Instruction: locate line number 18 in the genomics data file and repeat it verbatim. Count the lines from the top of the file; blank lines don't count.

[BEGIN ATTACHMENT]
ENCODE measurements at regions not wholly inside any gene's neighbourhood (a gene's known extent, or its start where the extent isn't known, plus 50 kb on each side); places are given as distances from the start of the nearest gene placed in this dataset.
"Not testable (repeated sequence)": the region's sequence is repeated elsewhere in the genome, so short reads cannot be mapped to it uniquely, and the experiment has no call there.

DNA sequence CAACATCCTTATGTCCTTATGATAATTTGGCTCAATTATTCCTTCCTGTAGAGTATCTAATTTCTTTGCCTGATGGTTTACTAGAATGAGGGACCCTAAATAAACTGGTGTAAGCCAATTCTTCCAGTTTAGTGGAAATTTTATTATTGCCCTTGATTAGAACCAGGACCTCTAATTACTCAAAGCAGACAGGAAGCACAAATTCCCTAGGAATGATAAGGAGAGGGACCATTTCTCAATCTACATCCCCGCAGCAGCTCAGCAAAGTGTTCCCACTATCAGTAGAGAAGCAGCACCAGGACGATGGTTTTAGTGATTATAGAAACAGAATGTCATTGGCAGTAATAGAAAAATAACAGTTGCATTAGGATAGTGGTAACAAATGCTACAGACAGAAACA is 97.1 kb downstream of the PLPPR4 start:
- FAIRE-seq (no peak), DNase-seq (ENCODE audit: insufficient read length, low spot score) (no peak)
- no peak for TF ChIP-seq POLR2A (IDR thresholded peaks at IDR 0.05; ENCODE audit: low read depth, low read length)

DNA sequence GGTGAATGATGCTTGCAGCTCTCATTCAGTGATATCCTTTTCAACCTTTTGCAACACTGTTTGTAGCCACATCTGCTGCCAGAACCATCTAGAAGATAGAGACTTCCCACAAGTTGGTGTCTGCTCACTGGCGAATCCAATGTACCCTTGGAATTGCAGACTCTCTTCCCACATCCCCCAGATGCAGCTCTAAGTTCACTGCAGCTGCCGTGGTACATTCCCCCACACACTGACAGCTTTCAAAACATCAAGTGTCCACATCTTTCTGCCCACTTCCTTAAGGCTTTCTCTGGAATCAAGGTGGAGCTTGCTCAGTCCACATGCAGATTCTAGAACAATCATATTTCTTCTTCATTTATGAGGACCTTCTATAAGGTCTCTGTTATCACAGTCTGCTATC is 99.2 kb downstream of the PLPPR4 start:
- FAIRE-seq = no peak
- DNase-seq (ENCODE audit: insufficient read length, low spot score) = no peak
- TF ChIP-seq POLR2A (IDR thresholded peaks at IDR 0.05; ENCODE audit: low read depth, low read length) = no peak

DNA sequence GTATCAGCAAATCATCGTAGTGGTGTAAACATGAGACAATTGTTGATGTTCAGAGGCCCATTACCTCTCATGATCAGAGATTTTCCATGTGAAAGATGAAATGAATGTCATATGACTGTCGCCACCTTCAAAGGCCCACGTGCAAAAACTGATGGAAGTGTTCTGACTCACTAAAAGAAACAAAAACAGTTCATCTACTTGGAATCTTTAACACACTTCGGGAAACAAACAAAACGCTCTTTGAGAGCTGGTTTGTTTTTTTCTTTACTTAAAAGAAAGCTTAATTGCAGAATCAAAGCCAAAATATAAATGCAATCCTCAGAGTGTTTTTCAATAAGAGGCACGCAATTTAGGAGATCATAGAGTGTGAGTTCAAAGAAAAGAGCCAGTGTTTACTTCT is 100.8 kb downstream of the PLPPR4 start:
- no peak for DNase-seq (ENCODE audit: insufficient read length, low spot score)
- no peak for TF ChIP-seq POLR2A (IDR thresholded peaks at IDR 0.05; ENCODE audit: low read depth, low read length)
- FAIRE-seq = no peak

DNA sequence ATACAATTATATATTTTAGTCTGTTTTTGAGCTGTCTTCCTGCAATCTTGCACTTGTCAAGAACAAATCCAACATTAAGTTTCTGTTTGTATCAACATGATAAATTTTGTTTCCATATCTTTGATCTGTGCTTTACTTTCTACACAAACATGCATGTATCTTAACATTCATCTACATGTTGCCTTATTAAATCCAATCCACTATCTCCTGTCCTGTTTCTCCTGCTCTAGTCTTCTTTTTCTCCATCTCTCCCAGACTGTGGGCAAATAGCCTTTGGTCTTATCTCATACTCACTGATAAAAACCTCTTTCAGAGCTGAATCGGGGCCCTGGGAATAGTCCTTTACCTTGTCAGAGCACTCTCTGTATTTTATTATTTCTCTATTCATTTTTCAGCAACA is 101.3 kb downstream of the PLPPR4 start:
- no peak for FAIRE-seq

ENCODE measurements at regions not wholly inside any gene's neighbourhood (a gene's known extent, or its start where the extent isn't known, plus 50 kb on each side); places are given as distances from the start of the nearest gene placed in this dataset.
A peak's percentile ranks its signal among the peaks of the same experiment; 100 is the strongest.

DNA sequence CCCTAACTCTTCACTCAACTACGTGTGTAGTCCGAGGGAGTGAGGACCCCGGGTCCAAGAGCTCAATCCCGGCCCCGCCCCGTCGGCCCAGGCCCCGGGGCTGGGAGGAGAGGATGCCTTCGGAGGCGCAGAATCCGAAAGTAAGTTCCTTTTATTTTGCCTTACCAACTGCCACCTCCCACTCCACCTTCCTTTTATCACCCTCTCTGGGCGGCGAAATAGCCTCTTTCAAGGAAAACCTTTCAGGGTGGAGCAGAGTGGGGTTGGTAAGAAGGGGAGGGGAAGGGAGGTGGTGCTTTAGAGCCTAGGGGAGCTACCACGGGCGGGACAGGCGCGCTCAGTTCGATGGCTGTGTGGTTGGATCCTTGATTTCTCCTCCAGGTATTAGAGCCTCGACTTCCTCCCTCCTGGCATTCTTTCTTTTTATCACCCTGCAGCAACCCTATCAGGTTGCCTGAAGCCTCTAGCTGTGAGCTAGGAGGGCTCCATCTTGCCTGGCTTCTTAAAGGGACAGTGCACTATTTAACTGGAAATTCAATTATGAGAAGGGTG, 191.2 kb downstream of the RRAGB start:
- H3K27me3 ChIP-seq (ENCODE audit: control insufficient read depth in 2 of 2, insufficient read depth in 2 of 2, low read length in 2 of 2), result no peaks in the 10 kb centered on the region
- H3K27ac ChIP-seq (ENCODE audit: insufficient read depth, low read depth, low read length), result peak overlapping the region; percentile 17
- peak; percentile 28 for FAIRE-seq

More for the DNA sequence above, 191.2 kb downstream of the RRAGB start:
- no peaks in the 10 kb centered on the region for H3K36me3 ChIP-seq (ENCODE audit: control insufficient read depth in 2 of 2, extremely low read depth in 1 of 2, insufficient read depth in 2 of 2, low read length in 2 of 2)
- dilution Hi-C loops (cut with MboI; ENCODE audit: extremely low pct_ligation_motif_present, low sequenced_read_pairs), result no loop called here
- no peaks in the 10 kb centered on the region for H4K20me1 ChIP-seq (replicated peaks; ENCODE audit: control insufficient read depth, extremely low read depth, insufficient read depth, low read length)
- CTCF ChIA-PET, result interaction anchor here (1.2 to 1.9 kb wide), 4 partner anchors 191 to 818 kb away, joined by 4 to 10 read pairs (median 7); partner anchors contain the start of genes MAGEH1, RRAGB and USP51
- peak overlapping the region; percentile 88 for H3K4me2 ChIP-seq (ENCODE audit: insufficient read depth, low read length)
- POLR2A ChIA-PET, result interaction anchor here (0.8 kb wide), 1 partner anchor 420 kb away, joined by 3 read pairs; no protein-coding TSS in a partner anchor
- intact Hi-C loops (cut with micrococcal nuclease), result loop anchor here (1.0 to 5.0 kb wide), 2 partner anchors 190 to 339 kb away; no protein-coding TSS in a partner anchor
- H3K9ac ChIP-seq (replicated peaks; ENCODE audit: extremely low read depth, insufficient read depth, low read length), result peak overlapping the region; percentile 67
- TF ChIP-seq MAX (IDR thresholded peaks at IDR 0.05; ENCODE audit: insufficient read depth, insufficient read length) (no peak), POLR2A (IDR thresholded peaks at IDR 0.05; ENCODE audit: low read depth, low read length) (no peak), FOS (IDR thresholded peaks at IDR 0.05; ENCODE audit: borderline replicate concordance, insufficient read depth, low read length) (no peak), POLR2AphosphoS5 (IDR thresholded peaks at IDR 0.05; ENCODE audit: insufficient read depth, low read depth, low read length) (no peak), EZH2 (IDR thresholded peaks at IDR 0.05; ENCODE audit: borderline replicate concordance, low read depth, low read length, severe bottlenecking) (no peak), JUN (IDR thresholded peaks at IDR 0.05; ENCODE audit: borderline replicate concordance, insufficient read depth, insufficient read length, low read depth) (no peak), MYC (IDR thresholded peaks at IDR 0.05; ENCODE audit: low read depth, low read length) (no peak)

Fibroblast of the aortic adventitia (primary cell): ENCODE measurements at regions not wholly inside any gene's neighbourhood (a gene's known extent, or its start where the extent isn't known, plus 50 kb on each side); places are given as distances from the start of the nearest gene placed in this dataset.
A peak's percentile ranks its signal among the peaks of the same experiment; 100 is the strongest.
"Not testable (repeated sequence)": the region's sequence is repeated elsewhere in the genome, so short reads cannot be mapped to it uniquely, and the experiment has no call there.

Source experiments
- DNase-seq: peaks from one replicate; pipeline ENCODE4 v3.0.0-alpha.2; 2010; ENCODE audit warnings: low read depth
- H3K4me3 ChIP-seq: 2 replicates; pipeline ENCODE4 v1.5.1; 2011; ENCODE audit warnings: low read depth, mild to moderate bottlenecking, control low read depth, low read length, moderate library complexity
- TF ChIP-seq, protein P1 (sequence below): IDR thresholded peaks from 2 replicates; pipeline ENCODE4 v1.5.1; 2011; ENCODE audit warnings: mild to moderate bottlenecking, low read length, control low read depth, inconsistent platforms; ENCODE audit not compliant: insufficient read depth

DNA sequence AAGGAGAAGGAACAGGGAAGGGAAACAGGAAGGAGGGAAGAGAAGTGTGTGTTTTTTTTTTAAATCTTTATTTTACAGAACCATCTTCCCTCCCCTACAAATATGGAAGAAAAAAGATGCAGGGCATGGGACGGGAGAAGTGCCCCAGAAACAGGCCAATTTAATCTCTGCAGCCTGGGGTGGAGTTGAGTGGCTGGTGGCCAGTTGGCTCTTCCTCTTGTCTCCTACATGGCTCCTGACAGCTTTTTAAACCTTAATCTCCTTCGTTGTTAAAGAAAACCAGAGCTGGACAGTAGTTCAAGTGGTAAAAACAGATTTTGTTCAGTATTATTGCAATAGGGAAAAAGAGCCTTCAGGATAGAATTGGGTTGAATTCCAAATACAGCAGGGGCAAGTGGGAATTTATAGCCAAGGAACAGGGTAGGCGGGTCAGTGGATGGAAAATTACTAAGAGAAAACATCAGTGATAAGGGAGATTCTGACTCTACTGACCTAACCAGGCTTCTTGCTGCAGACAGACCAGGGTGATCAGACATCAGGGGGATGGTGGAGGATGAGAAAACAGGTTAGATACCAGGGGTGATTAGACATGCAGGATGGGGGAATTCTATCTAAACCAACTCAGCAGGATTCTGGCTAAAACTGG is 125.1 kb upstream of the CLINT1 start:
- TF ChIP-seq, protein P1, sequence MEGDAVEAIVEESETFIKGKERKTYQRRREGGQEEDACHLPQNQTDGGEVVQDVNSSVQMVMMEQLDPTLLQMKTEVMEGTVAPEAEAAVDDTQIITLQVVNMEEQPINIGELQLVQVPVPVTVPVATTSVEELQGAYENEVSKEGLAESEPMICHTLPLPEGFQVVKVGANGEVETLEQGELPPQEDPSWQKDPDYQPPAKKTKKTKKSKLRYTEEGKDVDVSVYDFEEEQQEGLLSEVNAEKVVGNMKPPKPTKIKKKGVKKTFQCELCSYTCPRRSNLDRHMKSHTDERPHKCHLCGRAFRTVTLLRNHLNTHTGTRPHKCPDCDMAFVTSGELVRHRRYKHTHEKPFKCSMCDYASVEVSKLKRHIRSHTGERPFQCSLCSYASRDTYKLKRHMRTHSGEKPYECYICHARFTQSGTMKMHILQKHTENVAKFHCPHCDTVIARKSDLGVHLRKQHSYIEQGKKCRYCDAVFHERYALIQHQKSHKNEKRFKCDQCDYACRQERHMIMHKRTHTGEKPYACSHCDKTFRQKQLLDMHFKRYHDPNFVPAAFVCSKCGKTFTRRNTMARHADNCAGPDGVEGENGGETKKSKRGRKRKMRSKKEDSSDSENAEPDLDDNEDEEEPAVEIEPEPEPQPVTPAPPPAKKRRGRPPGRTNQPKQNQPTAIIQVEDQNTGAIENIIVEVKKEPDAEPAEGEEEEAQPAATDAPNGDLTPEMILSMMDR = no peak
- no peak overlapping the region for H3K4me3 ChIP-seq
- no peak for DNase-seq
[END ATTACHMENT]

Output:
DNA sequence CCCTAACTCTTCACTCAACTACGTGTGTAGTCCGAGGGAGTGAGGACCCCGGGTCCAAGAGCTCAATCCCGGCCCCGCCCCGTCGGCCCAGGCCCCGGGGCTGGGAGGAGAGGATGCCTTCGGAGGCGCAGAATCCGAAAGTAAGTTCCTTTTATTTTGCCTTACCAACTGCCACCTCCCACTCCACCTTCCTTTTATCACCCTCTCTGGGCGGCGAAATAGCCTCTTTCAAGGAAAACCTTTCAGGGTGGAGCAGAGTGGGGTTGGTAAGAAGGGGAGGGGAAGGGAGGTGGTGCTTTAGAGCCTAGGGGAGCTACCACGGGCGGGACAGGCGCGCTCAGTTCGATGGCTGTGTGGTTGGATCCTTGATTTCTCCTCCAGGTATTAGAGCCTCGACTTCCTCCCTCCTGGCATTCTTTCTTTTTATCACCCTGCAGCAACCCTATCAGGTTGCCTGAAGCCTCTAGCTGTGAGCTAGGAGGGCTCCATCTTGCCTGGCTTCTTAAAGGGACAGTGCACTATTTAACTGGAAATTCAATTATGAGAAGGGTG, 191.2 kb downstream of the RRAGB start: